Salmon Thirty Salmon
By Andrew Gichard
October 07, 2005
Mr. Ciminel I have read your letter in response to the Alaska
Airlines Salmon Thirty Salmon, and found your letter to be rather
First of all, the federal grant
was not a part of the "recently passed transportation bill".
The project was funded by a local nonprofit agency, the Alaska
Fisheries Marketing Board. The money was given to Alaska Airlines
from a federal funding bill that is being utilized for boosting
the State of Alaska s hurting commercial fishing industry. The
Salmon Thirty Salmon has a several fold purpose:
1. To show that the state of
Alaska has fresh Wild Salmon. Alaska Airlines is the medium
used to transport the Wild Salmon to the lower 48.
2. The Alaska commercial fishing
industry has taken a rather large loss, due to the development
of farmed fish, and foreign fish as well. The flying fish will
show the rest of the nation that the state of Alaska s commercial
fishing industry will come back from a small bump in the road.
3. The flying fish will also
serve a large role of promoting Wild Alaska Seafood.
Let me give you some quick
facts Mr. Ciminel. The following is from the State of Alaska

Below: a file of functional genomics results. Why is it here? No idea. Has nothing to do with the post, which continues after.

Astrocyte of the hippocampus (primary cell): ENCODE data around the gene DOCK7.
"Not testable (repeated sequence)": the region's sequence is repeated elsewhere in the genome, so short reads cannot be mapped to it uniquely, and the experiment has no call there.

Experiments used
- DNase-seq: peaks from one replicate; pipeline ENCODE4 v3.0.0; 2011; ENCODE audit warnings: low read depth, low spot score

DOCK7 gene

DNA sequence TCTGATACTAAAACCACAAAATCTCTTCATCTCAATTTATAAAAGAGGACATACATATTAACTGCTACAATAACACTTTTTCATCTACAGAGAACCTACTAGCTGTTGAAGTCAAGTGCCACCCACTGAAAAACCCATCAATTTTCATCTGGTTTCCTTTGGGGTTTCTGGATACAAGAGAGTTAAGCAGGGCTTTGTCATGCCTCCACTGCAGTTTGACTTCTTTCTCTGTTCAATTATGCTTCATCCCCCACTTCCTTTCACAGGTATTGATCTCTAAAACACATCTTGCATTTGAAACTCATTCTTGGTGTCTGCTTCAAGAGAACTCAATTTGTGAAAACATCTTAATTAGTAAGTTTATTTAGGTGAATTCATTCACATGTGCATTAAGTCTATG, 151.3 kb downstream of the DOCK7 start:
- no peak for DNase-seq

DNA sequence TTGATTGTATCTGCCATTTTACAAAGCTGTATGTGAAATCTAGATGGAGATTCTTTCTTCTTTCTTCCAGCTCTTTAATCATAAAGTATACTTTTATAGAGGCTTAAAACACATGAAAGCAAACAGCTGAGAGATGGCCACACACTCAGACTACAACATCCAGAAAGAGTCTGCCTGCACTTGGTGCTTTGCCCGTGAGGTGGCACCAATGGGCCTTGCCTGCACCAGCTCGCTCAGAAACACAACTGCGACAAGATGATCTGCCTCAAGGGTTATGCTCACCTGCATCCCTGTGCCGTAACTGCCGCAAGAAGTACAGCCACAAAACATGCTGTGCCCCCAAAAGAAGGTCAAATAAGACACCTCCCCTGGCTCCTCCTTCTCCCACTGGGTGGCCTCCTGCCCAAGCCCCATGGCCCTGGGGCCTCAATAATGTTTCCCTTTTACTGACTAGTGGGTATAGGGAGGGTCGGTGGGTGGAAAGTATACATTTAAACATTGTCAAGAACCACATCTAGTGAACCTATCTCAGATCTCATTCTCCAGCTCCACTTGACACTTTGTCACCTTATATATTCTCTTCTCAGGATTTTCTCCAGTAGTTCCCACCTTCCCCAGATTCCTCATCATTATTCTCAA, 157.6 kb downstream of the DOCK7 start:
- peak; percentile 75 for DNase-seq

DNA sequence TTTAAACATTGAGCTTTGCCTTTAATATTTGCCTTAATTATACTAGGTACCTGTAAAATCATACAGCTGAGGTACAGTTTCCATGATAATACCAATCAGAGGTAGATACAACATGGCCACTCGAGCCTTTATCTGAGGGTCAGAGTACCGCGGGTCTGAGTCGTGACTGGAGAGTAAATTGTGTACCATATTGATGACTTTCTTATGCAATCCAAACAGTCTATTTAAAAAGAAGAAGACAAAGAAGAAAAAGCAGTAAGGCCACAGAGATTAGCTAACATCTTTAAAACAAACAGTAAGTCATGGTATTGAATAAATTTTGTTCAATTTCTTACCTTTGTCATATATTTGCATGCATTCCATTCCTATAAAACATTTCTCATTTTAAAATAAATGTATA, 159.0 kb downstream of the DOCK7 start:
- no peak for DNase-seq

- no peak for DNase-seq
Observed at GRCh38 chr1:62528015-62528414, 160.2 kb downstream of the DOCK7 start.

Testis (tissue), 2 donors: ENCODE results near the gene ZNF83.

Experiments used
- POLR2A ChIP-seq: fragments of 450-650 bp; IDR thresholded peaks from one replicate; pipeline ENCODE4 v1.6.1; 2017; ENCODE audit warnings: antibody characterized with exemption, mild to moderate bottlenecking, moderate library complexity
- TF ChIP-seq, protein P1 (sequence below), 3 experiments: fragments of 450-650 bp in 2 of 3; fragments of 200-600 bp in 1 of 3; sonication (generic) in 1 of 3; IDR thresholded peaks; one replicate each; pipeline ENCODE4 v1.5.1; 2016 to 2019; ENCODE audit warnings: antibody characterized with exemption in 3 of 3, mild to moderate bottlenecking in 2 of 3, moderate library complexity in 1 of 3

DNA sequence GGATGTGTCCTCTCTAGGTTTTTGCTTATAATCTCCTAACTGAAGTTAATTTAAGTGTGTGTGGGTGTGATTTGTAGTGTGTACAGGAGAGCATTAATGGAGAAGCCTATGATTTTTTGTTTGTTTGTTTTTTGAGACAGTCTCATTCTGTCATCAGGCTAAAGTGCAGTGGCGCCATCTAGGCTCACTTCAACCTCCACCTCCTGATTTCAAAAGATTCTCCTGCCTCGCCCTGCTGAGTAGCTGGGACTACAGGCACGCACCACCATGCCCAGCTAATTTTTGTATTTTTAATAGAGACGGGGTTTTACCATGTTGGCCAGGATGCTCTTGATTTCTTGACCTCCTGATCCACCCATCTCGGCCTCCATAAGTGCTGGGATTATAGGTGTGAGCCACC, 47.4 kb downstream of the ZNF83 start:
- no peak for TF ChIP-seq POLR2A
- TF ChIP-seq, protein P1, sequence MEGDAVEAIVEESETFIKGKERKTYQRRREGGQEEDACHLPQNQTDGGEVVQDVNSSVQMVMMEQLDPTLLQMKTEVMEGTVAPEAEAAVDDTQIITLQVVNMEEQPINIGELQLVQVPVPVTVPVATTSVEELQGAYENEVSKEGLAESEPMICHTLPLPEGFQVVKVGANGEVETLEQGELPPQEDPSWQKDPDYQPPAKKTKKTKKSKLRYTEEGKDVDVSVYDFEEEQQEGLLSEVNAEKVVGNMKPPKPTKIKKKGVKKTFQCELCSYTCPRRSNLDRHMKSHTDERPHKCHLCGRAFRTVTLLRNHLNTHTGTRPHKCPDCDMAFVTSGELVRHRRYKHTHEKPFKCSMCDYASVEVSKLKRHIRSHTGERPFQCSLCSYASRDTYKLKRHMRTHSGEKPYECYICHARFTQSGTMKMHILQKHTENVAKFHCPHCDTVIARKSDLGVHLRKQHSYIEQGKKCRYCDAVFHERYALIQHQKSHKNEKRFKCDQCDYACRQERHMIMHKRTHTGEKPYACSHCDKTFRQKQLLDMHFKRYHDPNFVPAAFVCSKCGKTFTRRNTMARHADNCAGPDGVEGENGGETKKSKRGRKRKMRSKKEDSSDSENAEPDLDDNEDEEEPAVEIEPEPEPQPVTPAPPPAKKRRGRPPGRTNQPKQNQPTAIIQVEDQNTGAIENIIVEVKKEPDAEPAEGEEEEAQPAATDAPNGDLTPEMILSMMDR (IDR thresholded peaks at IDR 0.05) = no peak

Seafood is an important driver
of Alaska s export markets, accounting for $1.4 billion or 52
percent of the state s total export market. The U.S. has significantly
increased its appetite for seafood, in particular salmon, as
consumption of fresh and frozen salmon fillets have increased
15 percent annually, according to the Alaska Seafood Marketing
Institute. ASMI s price-tracking program shows increased prices
for all salmon species in 2005.
I urge you, Mr. Ciminel, and
others who are curious about this "pork barrel spending"
project to dig a little bit deeper. I have included the links
to the websites that state the information that will explain
what has really gone on here.
As for your comments about
whether pigs can fly, you had better have your facts straight
before you enter into a debate and start making accusations that
have no grounds. Alaska Airlines is a great airline, and if
you have not noticed they are not in bankruptcy. They are adapting
to the changes in the industry. Heaven forbid that airlines make
it in the tough times that we are trying to go through. I would
offer encouragement to Alaska Airlines, and to the State of Alaska
for trying to turn their commercial fish market.
Eagle River, Alaska - USA
Flying Mullet By Bob Ciminel - Roswell, GA - USA
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